20 October 2017

Hearth


HEARTH
Watercolor woodblock (moku hanga)
17 x 11 inches (43 x 28 cm)
Made from 6 blocks, 9 hand-rubbed applications of color
Edition of 10 on Yukimi paper
Based on five video stills of a fire burning in a fireplace.

Hearth has the word heart in it, and for many centuries (or maybe even forever) the cooking fire has been the heart of human life. It wasn't until 200 years ago that the open hearth was replaced by a fire in a "box," with a flat top and oven, and it was another 100 or so years before modern ranges, gas and then electric, became common. My own grandmother's electric range had a small attached wood stove that she used for heat and for warming food as late as the 1970s.

Lynn and I heated with wood for three years when we lived in Taos, New Mexico. It was messy and a lot of work, but I loved it. Chopping wood, hauling it into the house as needed, banking the coals overnight and then firing the stove back up in the morning — those rituals became embedded in our days and connected us to natural rhythms that you just don't experience when your "home fires" are unseen in the basement and you simply turn a dial to make heat. I recently read that watching a fire in a fireplace or fire pit lowers blood pressure, and the longer you watch the lower it goes, so who knows, maybe our love of hearth is biological.

If you've never seen Michael Pollan's series, "Cooked," it's pretty interesting. The first episode is about fire.




11 October 2017

I Love a Fireplace

I grew up with a fireplace. My dad loved making fires, and he showed me how to open the flue, how to warm the chimney and get the draw going, how to bank coals, and how to add wood so that it wouldn't smother the embers. When Lynn and I bought our first house, having a fireplace was high on our list of must-haves and we used it a lot. Now we have a gas hearth, which is nice and easy and not at all messy or smelly, but I miss the rituals involved in tending a wood fire.

So the fourth print in this "Playing With Fire" series is a hearth.

Here are some in-progress photos.

Two colors with some yellow wiped away to reveal the white of the paper.
Another block printed. This block had a fairly strong grain pattern.
Six colors shown here.

Next I'll be darkening the background and adding some bokashi (gradation).

30 September 2017

Candle In Wind


CANDLE IN WIND
Watercolor woodblock (moku hanga)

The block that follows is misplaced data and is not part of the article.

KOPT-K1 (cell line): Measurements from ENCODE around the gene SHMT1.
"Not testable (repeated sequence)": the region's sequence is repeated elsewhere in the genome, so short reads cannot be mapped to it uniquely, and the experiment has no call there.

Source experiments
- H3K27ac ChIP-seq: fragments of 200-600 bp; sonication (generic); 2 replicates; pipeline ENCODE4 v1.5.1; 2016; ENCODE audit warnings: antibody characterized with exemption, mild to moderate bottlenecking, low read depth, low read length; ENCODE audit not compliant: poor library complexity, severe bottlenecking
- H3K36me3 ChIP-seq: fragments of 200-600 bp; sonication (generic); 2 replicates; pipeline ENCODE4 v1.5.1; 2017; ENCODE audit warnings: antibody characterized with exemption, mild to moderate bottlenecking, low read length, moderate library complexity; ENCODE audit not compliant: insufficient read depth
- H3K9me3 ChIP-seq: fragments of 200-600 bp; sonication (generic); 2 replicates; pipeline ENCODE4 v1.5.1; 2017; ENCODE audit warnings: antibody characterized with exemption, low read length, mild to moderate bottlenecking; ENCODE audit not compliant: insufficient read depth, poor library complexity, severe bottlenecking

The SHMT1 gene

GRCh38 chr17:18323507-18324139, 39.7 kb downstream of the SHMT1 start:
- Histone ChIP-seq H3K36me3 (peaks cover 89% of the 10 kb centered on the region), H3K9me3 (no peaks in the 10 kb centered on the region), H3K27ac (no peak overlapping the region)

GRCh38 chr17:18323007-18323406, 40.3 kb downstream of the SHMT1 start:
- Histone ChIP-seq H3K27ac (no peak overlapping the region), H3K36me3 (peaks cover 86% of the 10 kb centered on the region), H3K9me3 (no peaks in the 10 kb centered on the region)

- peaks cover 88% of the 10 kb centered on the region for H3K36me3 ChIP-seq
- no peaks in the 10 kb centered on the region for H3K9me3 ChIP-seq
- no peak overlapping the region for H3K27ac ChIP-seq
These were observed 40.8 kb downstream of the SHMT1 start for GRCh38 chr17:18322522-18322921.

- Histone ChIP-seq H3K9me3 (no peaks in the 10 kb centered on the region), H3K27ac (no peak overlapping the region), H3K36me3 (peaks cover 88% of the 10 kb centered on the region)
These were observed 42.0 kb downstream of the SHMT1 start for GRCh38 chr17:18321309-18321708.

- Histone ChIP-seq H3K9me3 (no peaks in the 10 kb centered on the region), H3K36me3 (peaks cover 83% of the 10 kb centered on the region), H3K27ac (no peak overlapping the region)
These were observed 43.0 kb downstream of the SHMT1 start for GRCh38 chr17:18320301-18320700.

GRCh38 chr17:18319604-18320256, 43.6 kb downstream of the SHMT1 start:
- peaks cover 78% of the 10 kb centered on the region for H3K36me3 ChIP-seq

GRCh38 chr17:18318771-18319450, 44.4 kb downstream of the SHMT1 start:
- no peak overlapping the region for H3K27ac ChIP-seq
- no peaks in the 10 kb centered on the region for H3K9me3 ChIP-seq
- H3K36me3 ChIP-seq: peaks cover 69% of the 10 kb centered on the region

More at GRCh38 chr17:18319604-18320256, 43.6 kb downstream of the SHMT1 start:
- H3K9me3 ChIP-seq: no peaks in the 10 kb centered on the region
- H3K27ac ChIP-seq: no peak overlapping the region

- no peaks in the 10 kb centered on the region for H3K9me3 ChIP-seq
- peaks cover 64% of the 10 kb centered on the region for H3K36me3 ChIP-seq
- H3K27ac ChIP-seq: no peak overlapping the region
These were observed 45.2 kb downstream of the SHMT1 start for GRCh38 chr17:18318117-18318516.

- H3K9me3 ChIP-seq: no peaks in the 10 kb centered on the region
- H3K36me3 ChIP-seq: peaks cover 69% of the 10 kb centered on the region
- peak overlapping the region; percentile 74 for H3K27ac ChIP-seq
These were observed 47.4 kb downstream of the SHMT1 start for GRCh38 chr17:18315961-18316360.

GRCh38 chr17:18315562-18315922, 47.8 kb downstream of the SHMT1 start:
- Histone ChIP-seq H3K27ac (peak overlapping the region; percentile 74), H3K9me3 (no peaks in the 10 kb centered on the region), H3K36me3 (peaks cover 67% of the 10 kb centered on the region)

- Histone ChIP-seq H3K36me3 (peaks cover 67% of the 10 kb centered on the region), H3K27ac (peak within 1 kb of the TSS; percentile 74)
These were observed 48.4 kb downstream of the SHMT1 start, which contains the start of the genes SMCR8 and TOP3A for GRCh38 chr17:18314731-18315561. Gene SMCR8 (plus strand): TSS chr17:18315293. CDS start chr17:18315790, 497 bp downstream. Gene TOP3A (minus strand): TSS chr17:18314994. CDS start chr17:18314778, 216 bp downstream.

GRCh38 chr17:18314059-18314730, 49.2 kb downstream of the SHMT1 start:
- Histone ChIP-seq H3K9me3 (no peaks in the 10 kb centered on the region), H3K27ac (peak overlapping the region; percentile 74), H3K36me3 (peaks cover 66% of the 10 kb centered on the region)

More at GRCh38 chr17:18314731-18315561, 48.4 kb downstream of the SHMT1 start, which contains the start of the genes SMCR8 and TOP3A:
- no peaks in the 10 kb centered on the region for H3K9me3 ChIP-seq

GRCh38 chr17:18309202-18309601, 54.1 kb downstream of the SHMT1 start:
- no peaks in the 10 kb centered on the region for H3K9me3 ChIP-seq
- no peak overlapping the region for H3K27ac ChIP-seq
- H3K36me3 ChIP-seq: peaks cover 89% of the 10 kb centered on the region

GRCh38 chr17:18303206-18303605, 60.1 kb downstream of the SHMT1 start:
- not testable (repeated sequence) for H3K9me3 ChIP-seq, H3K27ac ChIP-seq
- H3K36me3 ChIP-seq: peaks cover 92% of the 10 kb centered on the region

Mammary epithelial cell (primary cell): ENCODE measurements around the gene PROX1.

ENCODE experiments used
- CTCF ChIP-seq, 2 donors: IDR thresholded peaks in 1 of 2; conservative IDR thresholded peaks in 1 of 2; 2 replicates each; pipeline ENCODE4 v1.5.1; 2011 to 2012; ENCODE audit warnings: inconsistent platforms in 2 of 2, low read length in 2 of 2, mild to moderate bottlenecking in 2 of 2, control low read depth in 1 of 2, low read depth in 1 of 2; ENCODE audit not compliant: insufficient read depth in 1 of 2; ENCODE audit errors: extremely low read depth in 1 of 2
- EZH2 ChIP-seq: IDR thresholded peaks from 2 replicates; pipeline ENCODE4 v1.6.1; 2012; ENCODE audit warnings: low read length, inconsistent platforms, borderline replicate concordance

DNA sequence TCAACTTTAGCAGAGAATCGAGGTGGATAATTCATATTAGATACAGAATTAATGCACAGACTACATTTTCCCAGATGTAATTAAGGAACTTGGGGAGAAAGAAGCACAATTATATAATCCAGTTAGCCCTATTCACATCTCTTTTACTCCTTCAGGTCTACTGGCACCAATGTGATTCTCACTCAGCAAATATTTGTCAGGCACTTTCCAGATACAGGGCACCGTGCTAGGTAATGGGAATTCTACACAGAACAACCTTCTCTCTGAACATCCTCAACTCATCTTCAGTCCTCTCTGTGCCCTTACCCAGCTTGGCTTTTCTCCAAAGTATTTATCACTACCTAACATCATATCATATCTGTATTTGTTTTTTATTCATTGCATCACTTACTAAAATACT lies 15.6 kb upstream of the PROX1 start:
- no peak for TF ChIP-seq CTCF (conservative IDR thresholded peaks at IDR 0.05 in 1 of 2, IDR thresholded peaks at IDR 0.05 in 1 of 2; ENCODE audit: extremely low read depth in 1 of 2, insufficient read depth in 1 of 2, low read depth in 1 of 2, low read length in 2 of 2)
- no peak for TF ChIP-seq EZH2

17 x 11 inches (43 x 28 cm)
Made from 6 blocks, 10 hand-rubbed applications of color
Edition of 10 on Yukimi paper

This print was created with shapes derived from four selected video stills of a candle burning in a windy place. A steady flame is lovely, but more often than not the wind blows. I used to smoke, and I remember lighting a cigarette outdoors was like this. Or keeping a candle lit at an outdoor vigil, or trying to light a campfire on a damp windy night. Or candlelight on a porch, or near an open window.

The bokashi glow appears quite strong in this photo. It's a little less so in real life.

Here are a couple of shots of the print in progress.
After four impressions of color
Five color impressions

23 September 2017

Steady Flame


STEADY FLAME
Watercolor woodblock (moku hanga)
17 x 11 inches (43 x 28 cm)
Made from 5 blocks, 11 hand-rubbed applications of color
Edition of 15 on Yukimi paper

This image is again based on shapes derived from video stills, this time a video of a candle burning. Even a very steady flame has some movement. Fire always moves.

In the tradition that my meditation practice comes from, the image of a steady flame is used to signify the light of consciousness, the self or center of one's being, which is constant and cannot be perturbed. Making contact with that part of oneself is one of the goals of meditation. A candle flame is evocative of other things, too — religious ceremonies, holidays, winter, romantic dinners, a small beacon of hope or home. There's something comforting in it, I think.

For you print nerds, let me talk about that little smudge at the base of the flame. It's another kind of bokashi, called atenashi-bokashi (gradation without definition), which is used to make rosy cheeks or other circular shapes. An uncarved area of a block is dampened with a wet cloth or brush to define the border where the fade is to occur and then pigment is applied with a small brush. It's difficult to get a consistent effect.

A circle of water has been applied first and then brown pigment added to the center and allowed to spread on its own.
A light rub with the baren transfers the circular smudge to the print.

21 September 2017

Pulling Some Grain

I've added a few more color layers to this flame image, bringing the total number of color passes to eight. You can see that I've just begun to build a circular bokashi (color blend) to make the flame glow. More layers to come. You can also see some wood grain in the print. Wood grain is another of the Mysteries of Mokuhanga.